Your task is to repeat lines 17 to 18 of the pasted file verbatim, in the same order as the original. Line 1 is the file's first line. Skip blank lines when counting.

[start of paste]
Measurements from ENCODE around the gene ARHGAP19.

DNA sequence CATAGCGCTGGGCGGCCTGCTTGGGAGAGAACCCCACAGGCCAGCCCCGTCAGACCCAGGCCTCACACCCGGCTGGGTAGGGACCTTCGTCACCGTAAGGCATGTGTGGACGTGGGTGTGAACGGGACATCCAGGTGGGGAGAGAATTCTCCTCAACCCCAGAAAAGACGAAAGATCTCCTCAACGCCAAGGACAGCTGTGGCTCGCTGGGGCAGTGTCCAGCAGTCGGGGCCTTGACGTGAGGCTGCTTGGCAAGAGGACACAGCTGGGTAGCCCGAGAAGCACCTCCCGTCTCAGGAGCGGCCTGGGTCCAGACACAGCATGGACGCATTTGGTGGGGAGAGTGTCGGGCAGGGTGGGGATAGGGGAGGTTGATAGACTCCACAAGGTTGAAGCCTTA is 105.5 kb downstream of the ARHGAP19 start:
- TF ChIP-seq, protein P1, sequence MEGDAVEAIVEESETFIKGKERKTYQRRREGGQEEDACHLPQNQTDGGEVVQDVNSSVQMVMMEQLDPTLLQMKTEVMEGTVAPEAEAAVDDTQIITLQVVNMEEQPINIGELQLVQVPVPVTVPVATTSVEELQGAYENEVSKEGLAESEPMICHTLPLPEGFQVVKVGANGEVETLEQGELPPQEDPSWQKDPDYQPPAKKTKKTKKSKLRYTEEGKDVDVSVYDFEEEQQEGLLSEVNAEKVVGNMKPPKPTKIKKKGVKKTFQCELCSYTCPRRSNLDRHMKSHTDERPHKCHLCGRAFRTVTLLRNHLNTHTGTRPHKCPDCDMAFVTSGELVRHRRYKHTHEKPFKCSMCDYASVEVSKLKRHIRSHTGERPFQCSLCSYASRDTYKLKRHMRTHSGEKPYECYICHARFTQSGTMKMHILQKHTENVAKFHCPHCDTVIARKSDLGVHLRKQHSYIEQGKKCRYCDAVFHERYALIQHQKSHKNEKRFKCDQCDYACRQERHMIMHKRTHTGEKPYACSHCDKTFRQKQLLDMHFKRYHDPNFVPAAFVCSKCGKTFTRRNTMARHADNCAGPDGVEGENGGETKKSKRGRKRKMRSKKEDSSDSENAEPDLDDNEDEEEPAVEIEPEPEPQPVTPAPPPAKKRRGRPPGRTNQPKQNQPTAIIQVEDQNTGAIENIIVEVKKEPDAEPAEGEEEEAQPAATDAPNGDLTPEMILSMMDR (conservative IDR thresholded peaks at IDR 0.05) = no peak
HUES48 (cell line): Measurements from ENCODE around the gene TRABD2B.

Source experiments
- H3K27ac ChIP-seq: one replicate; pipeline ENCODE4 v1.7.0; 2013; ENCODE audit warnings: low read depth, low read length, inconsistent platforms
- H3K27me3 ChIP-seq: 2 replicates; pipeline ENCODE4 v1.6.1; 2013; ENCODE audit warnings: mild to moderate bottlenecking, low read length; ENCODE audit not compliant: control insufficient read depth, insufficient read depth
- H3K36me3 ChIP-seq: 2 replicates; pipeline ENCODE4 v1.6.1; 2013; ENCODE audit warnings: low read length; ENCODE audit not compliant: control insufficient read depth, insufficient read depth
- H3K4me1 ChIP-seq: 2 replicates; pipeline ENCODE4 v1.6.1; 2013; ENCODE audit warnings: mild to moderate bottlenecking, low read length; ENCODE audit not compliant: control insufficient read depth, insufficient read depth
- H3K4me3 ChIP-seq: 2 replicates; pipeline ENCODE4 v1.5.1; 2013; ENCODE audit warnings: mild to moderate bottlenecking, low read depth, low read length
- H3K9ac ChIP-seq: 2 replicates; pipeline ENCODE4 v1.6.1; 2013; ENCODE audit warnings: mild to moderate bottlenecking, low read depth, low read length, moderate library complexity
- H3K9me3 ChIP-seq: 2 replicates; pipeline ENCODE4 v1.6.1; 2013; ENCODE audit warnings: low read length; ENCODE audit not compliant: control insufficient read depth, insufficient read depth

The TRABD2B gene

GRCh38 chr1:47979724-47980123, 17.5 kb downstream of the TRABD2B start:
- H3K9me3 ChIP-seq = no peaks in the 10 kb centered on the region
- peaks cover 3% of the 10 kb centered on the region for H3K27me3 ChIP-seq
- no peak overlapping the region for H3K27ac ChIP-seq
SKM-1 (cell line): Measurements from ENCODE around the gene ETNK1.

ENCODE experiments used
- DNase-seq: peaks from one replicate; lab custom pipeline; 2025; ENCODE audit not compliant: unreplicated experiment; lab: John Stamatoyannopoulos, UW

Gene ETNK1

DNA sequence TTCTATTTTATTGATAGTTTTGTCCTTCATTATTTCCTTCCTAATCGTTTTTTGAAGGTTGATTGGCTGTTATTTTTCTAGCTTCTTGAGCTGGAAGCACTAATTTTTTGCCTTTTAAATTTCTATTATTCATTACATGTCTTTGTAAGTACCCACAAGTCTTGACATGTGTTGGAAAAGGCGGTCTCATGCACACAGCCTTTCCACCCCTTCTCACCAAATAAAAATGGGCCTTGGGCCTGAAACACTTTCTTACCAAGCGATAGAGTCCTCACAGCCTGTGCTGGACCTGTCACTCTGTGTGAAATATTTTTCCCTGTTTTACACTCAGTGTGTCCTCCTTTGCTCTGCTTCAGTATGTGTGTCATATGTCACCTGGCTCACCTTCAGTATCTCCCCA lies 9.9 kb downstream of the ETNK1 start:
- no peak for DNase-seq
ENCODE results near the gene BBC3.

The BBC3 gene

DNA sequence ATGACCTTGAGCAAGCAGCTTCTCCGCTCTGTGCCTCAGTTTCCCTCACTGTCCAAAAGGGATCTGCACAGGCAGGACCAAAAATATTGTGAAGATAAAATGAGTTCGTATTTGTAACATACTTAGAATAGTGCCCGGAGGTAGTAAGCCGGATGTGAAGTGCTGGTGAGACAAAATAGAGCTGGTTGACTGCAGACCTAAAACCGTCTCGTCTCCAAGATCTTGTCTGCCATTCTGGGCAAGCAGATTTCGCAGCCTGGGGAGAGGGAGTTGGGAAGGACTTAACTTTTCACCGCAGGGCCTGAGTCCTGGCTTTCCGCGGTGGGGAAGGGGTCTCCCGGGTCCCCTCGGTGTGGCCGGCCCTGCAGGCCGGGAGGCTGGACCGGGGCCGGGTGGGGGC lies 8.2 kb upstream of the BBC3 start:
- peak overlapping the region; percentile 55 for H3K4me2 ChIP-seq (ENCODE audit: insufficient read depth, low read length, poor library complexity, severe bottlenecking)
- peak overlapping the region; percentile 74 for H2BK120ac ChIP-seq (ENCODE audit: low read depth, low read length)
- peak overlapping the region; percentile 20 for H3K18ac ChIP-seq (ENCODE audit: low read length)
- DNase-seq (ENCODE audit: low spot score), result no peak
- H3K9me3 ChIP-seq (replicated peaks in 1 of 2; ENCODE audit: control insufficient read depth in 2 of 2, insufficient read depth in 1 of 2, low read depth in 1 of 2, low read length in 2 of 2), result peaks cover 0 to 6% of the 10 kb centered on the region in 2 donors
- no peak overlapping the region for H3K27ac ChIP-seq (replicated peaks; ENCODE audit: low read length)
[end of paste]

- no peak overlapping the region for H3K27ac ChIP-seq
SKM-1 (cell line): Measurements from ENCODE around the gene ETNK1.